Informed Consent Theory

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The right of informed consent is an ethical and legal requirement when working with clients. Informed consent is based on a client’s right to self-determination, along with being able to make autonomous decisions pertaining to treatment. The process of informed consent is viewed as legal requirement that is an important part of the therapeutic process. “It also establishes a foundation for creating a working alliance and a collaboration partnership between the client and therapist” (Corey, G. 2017, p.41). The importance of informed consent is seen as it provides the general goals of counseling, the responsalbities of the counselor towards the client. In addition, consent provides the client with limitations and exceptions to confidentiality, legal, ethical practices, fees for treatment, and the length of the therapeutic process. Other considerations for informed consent are informing the client that their treatment could be discussed with supervisors and colleagues within the agency. The strengths of informed consent are to protect the rights all of client who are involved in the treatment process. The concept of informed consents allows a client to have an investment in treatment that ensures that they will be treated fairly. “This protection is especially important for social work clients who are vulnerable by their age, mental or physical capacity, lack of resources, or other forms of…show more content…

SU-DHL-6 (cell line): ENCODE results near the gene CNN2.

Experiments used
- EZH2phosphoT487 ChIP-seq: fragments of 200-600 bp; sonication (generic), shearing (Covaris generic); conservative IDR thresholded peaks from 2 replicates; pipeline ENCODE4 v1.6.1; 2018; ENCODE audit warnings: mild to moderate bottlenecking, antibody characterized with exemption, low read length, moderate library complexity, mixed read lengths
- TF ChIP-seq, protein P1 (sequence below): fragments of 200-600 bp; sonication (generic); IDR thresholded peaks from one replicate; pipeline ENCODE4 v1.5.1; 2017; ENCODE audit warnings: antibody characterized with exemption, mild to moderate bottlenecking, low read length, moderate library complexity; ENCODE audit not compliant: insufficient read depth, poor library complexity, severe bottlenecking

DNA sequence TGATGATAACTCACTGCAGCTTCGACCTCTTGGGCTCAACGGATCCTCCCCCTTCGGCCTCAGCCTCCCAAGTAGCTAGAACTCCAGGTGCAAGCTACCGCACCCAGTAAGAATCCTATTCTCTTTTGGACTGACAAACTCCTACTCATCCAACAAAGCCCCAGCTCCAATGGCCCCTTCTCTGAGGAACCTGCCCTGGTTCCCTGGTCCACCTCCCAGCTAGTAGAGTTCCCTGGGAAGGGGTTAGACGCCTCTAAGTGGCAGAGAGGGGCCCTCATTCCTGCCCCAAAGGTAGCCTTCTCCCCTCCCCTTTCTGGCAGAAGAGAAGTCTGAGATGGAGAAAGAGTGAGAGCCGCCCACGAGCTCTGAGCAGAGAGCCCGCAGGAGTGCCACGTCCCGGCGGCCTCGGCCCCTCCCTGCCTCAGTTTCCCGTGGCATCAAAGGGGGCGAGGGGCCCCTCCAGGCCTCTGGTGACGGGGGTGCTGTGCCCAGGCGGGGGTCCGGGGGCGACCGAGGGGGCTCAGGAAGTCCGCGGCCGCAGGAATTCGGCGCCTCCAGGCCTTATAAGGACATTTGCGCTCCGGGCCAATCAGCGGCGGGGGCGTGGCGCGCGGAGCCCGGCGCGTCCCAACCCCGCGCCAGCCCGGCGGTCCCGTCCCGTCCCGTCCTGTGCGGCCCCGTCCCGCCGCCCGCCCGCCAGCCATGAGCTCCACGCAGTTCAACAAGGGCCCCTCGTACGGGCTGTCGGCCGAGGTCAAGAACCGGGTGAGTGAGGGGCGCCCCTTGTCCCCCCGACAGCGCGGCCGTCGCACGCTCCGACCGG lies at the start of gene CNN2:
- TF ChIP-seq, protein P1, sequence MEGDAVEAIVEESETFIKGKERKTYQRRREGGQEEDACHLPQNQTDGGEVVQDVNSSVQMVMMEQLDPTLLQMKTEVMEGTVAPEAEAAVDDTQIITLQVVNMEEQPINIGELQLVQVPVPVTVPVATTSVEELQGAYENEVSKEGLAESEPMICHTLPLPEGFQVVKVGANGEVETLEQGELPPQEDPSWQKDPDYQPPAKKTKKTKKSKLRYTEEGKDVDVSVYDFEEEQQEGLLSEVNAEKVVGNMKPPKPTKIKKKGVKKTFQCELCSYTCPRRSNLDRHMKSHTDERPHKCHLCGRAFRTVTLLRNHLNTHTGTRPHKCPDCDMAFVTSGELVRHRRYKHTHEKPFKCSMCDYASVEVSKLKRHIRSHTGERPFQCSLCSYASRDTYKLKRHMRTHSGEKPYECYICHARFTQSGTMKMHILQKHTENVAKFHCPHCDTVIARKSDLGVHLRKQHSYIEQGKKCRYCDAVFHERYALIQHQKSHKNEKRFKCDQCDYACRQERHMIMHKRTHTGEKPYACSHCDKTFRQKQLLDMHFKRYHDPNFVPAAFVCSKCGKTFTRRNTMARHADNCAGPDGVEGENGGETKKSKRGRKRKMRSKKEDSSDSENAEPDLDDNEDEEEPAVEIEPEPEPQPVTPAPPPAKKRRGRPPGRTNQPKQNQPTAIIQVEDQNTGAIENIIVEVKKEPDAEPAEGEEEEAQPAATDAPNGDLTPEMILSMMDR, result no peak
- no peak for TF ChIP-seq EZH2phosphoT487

(2017). Theory and Practice of Counseling and Psychotherapy. 10th edition. Boston, MA: Cengage Learning Reamer, F. G. (1987). Informed consent in social work. Social Work, 32(5), 425-429. Dombo, E. A., Kays, L., & Weller, K. (2014). Clinical social work practice and technology: personal, practical, regulatory, and ethical considerations for the twenty-first century. Social Work In Health Care, 53(9), 900-919. doi:10.1080/00981389.2014.948585 Reamer, F.G. (2003, August). Eye on Ethics. Retrieved February 06, 2018, from

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